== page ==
The creator of the Super Mario franchise dominated the industry for years with its DS handheld games players and Wii home consoles, but is now struggling to keep up with more versatile gadgets like Apple's smartphones and tablets.
This year's failed launch of its 3DS handheld games machine forced Nintendo to slash prices, crushing its profit outlook for the year, while a dearth of attractive software and the yen's strength against the euro are causing further pain.
Nintendo expects an annual net loss of 20 billion yen, its first such loss in history and also slashed its full-year operating profit forecast to just 1 billion yen from 35 billion yen.
In the latest quarter, it tumbled to a 19.6 billion yen ($258 million) operating loss, a slightly bigger loss than the market had expected and much worse than the company had forecast. That compares with a 30.9 billion yen profit in the same period last year.
Nintendo chopped its forecast for sales of 3DS software by 30 percent to 50 million units for the year to March, but left its 3DS hardware forecast at 16 million units for the year, a target fund managers said might be hard to achieve.
"I think its highly optimistic," said Yuuki Sakurai, president of Fukoku Capital Management in Tokyo. "I think they need to change their strategy drastically."
"Now that people can do so much on their smartphones, will they want to buy a games machine?" he said, adding that global economic uncertainty would also likely weigh on the stock.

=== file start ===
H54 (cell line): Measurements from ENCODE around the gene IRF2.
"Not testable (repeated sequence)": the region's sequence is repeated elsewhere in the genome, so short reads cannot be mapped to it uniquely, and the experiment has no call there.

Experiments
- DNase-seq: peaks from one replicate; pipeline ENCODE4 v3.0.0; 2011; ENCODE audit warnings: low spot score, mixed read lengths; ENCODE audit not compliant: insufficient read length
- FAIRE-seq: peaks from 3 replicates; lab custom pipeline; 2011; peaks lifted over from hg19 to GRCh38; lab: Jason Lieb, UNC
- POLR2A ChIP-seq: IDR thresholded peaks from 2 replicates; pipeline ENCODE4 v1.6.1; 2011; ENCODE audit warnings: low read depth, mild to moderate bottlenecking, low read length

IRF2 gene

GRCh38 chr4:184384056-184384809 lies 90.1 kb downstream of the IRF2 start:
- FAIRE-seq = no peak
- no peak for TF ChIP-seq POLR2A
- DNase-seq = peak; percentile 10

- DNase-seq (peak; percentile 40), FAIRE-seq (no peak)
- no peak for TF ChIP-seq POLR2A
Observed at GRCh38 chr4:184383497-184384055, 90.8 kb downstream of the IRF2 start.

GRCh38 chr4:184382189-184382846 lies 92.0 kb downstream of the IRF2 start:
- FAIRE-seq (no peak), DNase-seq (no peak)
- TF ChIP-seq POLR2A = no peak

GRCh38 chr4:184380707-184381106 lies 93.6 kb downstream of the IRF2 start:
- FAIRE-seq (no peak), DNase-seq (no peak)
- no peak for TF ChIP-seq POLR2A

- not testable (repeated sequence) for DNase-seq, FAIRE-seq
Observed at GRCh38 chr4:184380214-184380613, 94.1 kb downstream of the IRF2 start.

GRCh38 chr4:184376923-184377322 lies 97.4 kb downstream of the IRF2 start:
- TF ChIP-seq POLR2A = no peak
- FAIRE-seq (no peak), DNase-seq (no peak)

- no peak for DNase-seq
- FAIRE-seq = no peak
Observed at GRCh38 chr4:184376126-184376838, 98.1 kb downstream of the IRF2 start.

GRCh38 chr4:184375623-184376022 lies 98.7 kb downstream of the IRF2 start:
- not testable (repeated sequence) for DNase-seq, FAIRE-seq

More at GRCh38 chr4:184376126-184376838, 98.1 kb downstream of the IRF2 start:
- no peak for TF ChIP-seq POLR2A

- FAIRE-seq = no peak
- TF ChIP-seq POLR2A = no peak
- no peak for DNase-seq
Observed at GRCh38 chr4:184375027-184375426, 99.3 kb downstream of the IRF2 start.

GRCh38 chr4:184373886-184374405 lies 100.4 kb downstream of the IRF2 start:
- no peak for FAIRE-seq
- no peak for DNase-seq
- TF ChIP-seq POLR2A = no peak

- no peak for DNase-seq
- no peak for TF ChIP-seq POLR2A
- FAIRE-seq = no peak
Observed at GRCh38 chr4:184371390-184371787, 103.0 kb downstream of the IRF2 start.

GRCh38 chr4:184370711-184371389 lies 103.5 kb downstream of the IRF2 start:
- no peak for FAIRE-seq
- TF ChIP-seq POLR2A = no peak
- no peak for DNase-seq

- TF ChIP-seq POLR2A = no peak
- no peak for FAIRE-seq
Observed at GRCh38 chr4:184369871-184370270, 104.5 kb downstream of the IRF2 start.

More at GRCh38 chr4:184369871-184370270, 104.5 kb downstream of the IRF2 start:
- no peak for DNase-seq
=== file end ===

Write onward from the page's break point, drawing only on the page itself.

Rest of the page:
Nintendo has been battling competition from traditional rivals Microsoft Corp and Sony Corp while Apple and Google are also making rapid inroads into the casual gaming market.
The Kyoto-based company, which generates 80 percent of its sales overseas, also faces a massive hit in earnings from the soaring yen, which has crushed the value of profits repatriated from abroad, especially from the euro zone.
The company took a 52.4 billion yen charge after reassessing its foreign currency-denominated assets as of the end of September, it said.
President Satoru Iwata said the WiiU, the successor to the highly popular Wii home console would be shown in its final form at the E3 games show in the United States next year and launched after that. An initial version of the WiiU shown at this year's E3 garnered some positive reviews from gamers but triggered a slide in Nintendo's share price.
The stock has tumbled by about 50 percent since April 1, compared with an 8.5 percent fall in the Nikkei average. Nintendo ended Thursday trading down 0.6 percent at 11,110 yen ahead of the announcement.
($1 = 75.990 Japanese Yen)
(Editing by Edwina Gibbs)